This course asks, critically, what are police for? It provides an introduction to American policing focused on the philosophy and controversial history of the profession, (Constitutional) limitations imposed on law enforcement in a democratic society, and the role and place of police in the total criminal justice process. The course critically dissects police culture and provides a survey of critical issues confronting peace officer professionals, including police selection, training, and socialization; police corruption and misconduct; and officer safety and wellness.
Prerequisites: CJS 101 Introduction to Criminal Justice, AND CJS 200 Literature in Criminal Justice OR CJS 201 Foundations in Criminal Justice required.
4 Undergraduate credits
Effective August 16, 2017 to present
- Analyze law enforcement responses to critical issues confronting communities.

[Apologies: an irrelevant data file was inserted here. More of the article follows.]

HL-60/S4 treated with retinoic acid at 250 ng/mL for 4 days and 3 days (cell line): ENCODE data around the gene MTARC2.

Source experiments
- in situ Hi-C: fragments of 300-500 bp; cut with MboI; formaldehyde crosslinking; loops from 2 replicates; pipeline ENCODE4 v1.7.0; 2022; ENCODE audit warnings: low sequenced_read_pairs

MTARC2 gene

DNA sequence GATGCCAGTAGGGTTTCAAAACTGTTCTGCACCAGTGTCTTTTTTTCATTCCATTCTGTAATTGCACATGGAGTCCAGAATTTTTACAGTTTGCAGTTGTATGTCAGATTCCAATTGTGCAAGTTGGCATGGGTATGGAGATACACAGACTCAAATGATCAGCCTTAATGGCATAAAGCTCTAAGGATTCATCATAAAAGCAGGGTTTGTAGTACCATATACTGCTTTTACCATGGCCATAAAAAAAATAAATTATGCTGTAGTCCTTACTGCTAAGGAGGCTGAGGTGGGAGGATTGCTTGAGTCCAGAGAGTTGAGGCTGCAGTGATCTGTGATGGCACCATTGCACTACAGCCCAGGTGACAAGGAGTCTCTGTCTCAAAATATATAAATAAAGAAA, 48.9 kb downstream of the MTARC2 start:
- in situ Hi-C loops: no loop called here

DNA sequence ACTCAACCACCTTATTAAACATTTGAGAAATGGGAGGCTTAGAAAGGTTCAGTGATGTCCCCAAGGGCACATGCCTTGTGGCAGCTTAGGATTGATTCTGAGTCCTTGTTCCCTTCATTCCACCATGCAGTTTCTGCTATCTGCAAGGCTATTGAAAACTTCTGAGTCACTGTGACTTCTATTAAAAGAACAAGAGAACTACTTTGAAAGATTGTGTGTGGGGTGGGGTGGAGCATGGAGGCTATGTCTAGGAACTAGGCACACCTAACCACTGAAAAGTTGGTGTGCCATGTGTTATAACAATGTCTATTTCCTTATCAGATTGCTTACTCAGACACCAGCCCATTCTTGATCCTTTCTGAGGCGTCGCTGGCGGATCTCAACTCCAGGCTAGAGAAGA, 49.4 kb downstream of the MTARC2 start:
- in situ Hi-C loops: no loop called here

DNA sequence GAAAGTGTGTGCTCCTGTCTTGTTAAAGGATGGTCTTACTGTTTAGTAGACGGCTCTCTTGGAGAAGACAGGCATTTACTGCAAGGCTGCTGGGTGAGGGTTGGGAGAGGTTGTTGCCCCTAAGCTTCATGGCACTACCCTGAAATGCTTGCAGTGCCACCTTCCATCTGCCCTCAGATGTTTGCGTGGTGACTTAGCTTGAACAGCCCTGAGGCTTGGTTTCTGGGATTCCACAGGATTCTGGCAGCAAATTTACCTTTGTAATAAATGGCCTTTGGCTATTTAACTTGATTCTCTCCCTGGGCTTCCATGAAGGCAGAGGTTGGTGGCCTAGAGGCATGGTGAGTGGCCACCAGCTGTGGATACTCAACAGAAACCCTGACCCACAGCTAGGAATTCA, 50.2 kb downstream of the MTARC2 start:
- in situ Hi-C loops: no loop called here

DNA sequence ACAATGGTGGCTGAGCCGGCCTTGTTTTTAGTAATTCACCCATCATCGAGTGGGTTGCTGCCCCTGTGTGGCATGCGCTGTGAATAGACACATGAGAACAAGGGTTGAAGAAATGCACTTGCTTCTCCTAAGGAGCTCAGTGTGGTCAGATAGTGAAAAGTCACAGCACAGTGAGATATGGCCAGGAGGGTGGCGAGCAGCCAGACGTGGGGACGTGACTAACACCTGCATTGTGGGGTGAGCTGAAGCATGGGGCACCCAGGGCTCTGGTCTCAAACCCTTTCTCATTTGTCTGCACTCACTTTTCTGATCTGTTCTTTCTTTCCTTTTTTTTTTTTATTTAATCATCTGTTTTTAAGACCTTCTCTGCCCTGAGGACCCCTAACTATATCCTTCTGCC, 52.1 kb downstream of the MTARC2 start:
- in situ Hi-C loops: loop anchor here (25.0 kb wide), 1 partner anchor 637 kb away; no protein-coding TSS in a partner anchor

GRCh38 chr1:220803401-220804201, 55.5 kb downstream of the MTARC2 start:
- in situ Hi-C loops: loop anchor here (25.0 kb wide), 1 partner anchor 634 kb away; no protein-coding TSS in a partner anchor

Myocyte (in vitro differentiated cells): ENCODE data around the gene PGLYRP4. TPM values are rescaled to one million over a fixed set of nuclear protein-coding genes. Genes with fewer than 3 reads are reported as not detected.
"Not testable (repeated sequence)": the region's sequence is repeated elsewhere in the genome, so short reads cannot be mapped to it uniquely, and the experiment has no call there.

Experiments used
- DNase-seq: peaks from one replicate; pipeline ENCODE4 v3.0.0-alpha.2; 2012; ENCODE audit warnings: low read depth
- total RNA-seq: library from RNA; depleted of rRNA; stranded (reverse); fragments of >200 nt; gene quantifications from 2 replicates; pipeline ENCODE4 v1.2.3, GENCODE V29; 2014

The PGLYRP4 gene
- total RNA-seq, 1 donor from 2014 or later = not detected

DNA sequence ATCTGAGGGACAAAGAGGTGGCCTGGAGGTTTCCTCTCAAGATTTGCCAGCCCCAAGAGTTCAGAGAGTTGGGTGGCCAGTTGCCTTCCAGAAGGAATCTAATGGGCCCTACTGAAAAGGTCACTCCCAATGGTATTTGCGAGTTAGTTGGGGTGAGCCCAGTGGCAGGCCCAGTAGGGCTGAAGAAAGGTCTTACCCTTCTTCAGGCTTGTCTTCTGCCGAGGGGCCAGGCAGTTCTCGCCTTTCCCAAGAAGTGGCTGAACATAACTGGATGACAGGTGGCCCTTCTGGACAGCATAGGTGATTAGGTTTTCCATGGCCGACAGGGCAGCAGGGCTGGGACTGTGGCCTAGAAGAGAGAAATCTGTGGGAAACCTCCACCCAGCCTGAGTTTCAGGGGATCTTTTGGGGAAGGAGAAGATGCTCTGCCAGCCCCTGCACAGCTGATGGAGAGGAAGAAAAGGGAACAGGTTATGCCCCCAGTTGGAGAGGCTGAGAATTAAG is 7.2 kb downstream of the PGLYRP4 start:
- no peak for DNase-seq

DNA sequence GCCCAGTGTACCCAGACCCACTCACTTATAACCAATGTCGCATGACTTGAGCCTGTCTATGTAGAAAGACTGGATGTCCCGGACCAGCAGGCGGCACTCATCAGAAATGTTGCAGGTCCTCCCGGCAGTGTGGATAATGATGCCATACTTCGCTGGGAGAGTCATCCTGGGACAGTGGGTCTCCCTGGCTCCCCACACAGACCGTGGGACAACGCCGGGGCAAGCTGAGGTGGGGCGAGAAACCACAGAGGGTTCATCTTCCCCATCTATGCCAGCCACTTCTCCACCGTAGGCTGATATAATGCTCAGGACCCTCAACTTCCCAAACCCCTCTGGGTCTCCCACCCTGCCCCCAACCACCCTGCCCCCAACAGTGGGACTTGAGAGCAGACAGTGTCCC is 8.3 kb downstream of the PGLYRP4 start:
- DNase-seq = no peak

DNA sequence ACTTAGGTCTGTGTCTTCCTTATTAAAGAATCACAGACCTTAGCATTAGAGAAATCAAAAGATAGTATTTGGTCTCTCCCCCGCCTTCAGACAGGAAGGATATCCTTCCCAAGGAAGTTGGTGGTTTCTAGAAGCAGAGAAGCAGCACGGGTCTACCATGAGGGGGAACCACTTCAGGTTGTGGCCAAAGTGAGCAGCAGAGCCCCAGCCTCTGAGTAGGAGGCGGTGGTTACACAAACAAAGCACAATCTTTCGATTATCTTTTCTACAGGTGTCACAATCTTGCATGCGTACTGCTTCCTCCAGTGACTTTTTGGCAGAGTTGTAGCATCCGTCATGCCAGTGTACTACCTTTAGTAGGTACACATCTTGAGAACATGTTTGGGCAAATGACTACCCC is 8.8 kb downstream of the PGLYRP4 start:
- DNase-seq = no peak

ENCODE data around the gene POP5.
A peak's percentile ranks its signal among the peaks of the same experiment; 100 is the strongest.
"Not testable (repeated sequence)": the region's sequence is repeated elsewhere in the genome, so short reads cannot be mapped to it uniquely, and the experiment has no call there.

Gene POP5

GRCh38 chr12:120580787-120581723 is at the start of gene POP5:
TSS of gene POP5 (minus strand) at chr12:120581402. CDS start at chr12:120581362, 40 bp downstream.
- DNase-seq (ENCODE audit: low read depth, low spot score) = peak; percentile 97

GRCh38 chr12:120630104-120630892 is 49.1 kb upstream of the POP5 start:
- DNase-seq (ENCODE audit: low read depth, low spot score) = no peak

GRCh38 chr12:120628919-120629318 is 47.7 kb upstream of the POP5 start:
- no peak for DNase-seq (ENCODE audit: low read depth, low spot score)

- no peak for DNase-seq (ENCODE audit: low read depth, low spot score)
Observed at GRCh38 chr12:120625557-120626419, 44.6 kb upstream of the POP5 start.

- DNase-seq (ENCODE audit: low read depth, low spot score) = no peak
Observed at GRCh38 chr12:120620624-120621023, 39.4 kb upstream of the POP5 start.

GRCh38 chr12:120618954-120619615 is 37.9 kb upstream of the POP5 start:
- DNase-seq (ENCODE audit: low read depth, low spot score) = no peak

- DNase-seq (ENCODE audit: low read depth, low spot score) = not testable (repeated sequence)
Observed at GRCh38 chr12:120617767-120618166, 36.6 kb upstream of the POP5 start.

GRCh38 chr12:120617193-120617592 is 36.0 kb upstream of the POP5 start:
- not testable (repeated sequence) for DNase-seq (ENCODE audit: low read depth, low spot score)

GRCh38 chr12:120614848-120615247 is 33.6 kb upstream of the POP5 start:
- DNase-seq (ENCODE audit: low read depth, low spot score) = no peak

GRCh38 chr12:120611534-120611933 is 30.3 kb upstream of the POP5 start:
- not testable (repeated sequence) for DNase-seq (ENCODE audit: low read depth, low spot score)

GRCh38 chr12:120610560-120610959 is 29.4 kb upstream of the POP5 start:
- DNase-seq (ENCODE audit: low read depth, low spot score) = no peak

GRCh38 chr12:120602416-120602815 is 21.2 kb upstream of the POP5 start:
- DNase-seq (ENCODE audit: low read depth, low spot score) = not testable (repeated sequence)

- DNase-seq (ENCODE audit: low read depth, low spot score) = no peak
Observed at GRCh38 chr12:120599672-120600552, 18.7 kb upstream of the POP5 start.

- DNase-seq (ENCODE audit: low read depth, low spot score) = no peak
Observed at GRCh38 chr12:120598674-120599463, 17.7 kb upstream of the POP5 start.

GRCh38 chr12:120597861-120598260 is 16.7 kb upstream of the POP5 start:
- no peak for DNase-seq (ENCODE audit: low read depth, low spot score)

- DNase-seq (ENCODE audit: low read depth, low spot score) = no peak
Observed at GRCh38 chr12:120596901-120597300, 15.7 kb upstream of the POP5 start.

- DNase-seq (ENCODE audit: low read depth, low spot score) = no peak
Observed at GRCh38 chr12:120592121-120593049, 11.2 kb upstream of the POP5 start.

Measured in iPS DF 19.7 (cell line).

- Demonstrate written communication skills.
- Describe the critical issues facing law enforcement today.
- Differentiate law enforcement managerial and organizational characteristics as compared to other institutions in society.
- Evaluate the effectiveness of various styles of policing.
- Develop and improve critical thinking and communication skills
- Explain the role of the police in society and in the administration of justice
- State the interrelated functions of the police with courts, corrections, and community
- Analyze the operations and administration of police
- Define police culture and explain how culture affects behavior
- Explain why intervention to prevent or stop harmful action is the very definition of good teamwork